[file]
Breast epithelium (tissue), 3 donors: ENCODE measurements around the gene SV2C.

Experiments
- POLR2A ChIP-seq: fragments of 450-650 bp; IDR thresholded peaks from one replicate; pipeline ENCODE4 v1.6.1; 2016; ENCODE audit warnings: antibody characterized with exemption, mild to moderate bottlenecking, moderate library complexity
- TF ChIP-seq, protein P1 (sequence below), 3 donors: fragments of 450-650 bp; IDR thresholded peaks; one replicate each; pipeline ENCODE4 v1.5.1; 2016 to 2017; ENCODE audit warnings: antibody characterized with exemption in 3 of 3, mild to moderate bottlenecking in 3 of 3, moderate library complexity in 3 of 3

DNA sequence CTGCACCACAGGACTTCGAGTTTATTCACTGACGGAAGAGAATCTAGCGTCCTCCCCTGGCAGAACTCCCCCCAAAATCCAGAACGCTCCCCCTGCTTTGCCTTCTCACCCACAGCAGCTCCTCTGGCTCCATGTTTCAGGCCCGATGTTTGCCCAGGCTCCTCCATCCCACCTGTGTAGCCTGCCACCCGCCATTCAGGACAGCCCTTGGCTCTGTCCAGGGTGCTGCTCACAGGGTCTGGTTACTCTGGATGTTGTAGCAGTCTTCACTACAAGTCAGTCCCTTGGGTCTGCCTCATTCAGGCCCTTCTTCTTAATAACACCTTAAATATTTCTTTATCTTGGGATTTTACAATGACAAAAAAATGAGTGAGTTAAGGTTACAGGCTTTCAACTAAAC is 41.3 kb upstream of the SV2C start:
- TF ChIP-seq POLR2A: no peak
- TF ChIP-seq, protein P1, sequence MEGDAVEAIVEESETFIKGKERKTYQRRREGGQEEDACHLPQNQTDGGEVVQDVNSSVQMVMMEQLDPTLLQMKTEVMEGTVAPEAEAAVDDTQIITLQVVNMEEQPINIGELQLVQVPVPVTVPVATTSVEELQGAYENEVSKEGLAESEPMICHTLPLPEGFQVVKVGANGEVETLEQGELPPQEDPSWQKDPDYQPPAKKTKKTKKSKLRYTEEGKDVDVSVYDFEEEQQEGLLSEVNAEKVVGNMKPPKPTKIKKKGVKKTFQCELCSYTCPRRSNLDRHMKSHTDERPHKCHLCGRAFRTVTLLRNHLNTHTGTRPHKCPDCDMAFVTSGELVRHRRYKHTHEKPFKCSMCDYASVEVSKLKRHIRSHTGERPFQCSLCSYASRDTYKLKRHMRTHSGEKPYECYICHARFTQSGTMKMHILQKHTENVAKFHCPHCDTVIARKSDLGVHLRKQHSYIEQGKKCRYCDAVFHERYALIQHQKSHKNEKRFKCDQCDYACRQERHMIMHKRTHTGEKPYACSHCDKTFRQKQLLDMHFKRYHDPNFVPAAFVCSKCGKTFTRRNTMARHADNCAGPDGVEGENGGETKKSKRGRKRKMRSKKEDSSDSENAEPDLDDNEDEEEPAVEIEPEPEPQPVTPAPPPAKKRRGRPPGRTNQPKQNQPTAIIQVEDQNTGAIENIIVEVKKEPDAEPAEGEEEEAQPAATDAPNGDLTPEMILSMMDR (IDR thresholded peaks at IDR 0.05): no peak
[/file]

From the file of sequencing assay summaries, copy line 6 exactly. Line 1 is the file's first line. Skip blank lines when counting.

- TF ChIP-seq POLR2A: no peak